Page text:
PITTSBURGH — In Pittsburgh, the Carnegie Library system is vast and helps hundreds of thousands of people get connected with books. But in one library building, a group of volunteers is working hard to help a different sort of book-lover.
The Carnegie Library for the Blind and Physically Handicapped serves more than 15-thousand people across Pennsylvania. It's the only library in the state where volunteers create audio recordings of books, then edit those recordings to be shipped out and delivered personally to readers who cannot see or cannot turn book pages on their own. Readers like volunteer Diane Barati's father.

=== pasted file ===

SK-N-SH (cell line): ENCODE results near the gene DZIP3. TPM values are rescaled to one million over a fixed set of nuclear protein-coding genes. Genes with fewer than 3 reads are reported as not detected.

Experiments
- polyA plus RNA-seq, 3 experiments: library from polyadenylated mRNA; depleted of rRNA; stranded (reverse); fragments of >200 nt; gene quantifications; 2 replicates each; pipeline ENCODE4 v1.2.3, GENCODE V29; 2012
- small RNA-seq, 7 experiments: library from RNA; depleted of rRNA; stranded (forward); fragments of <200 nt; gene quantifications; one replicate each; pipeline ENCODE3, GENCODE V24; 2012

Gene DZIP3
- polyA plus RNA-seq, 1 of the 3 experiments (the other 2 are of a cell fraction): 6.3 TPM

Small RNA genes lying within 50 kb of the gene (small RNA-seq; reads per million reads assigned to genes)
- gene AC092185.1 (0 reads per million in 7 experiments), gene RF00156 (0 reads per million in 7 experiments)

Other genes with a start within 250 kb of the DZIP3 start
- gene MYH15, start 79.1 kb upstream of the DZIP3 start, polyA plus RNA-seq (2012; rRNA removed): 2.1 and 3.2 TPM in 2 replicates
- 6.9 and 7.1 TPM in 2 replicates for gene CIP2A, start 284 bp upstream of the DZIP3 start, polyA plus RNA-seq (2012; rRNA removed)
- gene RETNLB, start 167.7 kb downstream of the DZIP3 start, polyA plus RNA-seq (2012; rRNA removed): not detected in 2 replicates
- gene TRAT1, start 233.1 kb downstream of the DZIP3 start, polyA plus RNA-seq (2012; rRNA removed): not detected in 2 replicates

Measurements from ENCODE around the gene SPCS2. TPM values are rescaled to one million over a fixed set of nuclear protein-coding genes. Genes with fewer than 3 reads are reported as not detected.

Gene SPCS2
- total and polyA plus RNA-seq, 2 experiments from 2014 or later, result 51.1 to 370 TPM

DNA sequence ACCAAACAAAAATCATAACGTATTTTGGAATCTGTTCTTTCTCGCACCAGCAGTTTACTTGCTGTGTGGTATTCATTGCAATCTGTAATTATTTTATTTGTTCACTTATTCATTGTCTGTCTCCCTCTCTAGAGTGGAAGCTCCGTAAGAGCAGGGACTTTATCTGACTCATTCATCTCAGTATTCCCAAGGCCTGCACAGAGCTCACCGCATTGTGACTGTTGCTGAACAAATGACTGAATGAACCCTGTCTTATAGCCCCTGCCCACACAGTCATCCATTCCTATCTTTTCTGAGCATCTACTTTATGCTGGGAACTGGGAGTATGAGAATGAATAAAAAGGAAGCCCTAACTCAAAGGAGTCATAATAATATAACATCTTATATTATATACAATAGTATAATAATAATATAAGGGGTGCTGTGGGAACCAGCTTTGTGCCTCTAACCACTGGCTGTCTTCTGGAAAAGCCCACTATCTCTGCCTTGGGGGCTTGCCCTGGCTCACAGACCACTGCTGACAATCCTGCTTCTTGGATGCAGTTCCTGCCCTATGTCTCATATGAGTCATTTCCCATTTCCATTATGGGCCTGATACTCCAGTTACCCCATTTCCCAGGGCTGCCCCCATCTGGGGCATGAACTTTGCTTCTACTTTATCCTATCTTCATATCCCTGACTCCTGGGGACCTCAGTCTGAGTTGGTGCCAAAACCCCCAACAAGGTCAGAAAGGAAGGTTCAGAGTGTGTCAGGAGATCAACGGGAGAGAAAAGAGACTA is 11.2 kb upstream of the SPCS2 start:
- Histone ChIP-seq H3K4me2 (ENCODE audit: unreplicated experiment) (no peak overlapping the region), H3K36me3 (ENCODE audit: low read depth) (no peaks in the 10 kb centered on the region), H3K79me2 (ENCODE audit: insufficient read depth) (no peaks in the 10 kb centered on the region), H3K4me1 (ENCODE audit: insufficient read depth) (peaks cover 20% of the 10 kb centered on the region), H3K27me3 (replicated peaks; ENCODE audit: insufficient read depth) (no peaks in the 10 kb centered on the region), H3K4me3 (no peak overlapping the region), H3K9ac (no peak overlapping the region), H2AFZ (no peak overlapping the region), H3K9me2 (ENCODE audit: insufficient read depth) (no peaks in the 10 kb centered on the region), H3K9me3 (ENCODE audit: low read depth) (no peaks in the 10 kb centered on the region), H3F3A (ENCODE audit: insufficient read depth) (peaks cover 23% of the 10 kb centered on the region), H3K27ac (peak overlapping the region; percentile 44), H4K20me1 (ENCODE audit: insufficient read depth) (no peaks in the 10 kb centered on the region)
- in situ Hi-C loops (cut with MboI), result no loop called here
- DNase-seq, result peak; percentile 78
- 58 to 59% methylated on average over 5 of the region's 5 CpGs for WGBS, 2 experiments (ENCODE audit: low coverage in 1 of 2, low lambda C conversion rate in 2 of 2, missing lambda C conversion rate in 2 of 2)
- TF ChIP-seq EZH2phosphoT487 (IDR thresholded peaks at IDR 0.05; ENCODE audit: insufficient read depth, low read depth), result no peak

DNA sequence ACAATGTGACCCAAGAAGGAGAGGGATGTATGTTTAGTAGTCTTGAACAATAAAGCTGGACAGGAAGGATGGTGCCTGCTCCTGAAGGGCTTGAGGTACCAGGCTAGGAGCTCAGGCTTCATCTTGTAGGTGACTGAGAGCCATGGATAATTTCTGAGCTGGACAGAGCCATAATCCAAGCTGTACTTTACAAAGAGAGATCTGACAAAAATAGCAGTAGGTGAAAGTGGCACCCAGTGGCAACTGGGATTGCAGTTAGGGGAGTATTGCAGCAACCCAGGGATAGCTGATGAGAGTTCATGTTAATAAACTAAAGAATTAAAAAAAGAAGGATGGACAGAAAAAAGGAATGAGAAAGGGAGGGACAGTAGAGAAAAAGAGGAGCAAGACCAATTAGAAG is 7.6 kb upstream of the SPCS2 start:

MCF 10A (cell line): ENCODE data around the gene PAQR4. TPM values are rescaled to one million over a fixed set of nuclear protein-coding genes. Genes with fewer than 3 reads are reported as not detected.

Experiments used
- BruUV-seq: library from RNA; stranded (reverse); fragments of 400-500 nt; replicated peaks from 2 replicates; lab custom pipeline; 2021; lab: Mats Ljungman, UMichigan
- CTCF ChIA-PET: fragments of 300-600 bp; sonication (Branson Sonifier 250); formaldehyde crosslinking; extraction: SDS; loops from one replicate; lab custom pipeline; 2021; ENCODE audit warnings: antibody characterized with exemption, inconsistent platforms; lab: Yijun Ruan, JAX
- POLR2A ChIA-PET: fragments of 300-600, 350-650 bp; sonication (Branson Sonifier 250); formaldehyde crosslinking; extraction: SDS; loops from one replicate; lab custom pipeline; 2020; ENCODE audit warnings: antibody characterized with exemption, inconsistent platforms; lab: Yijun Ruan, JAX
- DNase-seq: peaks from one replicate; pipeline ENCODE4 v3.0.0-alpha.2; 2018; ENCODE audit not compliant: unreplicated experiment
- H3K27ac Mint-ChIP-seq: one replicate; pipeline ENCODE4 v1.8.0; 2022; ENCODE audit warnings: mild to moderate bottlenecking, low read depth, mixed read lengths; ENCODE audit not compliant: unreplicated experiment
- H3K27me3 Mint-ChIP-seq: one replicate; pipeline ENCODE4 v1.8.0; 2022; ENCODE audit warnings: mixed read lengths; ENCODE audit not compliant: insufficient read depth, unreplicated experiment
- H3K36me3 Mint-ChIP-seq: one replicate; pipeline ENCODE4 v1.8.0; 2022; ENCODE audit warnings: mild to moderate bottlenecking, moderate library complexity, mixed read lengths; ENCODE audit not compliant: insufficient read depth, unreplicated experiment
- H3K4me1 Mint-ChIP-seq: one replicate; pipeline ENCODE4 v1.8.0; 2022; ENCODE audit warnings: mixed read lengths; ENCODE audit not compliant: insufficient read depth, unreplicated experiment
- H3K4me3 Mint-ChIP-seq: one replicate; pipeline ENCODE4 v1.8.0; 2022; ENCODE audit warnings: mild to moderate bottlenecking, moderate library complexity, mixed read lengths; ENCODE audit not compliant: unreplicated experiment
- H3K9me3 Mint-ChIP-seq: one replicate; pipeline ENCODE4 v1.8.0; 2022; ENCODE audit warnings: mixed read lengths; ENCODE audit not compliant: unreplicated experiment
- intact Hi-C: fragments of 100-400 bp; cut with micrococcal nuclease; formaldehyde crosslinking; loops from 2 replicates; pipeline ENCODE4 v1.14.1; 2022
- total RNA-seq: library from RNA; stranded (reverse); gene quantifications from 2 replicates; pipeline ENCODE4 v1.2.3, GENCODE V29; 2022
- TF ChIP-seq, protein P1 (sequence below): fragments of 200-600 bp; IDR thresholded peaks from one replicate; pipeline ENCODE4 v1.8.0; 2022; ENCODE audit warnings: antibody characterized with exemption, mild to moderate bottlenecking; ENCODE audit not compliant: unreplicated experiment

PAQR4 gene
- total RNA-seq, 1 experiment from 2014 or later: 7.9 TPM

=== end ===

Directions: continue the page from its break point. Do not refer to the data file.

"He was never much of a reader, but it helps him, sort of, to escape his current situation he might be in," Barati said. "It takes his mind into some other realm."
The library circulates about one million books a year, but says it wants more people across the state to know this free service is available to them and could change their lives.
"We get thank you notes constantly, this is such a meaningful service for people who use it," says Library Services Administrator Mark Lee.
The library says there are a lot of people in the state that could use this service but may not know about it. CLICK HERE to sign up to get your own listening device and start requesting audio books.
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